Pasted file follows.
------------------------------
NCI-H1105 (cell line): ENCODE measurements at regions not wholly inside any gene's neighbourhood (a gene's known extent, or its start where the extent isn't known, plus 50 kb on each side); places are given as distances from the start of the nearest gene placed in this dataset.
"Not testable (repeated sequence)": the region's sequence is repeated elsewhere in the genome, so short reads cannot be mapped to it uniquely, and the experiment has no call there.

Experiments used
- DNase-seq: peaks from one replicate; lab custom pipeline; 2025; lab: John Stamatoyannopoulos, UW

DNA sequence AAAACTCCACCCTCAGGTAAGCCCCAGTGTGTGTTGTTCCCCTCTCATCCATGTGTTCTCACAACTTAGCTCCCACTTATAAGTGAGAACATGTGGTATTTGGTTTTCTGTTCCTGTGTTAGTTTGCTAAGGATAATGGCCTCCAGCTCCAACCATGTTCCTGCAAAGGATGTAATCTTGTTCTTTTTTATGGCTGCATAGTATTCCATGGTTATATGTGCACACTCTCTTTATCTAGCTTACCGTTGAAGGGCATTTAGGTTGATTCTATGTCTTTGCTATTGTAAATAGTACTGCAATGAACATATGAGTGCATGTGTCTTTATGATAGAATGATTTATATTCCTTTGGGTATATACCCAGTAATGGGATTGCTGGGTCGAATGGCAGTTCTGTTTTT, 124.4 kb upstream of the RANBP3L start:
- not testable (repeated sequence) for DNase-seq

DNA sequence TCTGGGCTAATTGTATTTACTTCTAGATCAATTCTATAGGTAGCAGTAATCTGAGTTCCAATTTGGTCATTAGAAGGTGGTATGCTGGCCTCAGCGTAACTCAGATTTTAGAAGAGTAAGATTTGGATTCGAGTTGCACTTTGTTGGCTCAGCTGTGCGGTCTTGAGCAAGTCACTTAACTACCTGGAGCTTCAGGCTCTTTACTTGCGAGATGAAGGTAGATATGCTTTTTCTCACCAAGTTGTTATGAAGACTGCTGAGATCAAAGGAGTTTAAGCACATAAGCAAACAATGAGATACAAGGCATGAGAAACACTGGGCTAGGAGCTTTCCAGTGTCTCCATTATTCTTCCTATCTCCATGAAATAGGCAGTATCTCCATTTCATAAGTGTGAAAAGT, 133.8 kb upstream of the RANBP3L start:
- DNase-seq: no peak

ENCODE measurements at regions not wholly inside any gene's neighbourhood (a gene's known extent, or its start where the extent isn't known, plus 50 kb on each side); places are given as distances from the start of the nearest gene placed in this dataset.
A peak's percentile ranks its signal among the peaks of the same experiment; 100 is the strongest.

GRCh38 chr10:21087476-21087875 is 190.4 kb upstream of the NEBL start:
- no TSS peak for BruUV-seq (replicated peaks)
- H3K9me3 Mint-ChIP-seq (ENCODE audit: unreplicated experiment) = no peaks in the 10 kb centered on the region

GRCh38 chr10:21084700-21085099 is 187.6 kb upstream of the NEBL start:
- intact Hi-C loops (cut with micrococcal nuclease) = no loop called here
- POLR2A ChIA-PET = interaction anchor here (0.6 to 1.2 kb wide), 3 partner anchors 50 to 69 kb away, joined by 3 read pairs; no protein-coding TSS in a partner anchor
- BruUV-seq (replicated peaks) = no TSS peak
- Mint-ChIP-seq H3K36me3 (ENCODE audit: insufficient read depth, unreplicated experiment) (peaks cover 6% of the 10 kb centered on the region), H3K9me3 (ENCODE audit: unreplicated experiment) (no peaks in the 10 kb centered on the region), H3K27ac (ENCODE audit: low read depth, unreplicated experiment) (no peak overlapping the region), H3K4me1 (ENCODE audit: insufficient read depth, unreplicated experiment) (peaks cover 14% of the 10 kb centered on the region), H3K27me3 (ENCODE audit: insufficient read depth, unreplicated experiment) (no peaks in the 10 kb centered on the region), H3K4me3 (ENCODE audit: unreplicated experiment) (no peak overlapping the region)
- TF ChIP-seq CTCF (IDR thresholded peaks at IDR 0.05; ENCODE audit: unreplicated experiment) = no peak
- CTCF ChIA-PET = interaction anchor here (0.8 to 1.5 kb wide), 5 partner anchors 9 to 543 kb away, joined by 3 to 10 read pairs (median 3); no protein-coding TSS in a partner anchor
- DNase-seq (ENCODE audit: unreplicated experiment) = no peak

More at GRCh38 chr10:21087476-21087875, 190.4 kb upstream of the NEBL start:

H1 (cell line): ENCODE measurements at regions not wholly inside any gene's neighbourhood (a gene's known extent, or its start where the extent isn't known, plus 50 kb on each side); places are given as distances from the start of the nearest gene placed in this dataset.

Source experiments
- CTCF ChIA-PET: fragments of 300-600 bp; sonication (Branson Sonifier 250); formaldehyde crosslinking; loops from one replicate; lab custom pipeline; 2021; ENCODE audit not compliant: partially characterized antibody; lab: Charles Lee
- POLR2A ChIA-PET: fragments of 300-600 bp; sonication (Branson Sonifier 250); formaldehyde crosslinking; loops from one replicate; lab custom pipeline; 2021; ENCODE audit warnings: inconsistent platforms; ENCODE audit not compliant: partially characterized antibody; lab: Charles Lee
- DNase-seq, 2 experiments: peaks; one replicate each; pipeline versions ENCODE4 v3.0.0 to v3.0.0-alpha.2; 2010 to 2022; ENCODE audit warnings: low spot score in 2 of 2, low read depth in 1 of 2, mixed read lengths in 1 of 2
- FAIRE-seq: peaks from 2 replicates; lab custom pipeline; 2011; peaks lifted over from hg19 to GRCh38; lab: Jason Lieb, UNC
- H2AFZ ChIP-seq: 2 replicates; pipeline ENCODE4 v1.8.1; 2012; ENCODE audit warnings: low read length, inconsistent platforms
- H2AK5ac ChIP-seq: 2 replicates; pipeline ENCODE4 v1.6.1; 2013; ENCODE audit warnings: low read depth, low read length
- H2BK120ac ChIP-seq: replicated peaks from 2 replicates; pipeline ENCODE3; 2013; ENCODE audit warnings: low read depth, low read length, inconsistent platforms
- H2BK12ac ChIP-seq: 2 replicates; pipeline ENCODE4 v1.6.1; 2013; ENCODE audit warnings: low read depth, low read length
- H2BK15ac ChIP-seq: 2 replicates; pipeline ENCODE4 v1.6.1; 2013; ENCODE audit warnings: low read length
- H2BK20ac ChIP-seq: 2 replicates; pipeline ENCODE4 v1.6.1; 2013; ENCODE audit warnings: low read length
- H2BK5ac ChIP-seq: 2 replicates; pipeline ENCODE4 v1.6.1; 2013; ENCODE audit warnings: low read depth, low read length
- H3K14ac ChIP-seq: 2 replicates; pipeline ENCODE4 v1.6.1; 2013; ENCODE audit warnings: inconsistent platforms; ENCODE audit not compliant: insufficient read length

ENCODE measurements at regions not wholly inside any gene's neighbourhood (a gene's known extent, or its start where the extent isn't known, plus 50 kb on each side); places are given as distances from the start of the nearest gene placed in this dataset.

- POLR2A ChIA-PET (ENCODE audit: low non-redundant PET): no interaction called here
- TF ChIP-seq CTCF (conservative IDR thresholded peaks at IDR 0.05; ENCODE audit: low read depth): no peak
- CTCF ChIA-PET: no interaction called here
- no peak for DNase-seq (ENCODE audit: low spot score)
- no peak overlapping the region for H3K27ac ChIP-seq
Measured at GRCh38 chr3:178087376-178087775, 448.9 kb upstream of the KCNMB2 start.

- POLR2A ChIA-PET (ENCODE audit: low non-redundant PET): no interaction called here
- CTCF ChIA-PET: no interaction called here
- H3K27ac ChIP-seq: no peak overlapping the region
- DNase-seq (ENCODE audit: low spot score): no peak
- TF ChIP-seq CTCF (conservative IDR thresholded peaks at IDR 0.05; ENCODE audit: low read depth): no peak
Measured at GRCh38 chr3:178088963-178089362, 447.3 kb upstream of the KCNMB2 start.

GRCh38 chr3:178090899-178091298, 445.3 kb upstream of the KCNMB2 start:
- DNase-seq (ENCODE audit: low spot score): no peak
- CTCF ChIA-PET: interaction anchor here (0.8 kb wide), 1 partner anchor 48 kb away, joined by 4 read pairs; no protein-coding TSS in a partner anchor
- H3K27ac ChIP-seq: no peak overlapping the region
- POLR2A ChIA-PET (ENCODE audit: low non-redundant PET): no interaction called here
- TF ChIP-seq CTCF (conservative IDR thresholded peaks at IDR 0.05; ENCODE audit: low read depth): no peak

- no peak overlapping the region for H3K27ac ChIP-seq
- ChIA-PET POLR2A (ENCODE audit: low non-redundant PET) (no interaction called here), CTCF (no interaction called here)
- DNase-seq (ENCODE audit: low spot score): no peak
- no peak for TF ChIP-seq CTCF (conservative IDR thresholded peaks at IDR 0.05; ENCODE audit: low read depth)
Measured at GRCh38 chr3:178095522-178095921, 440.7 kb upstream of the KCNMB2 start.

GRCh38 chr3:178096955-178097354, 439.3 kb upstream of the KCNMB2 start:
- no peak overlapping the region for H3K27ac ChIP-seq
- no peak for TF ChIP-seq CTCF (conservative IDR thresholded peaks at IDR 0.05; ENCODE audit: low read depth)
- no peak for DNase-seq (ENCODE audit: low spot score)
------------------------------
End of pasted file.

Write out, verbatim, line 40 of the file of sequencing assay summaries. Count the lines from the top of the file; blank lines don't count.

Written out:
- CTCF ChIA-PET: no interaction called here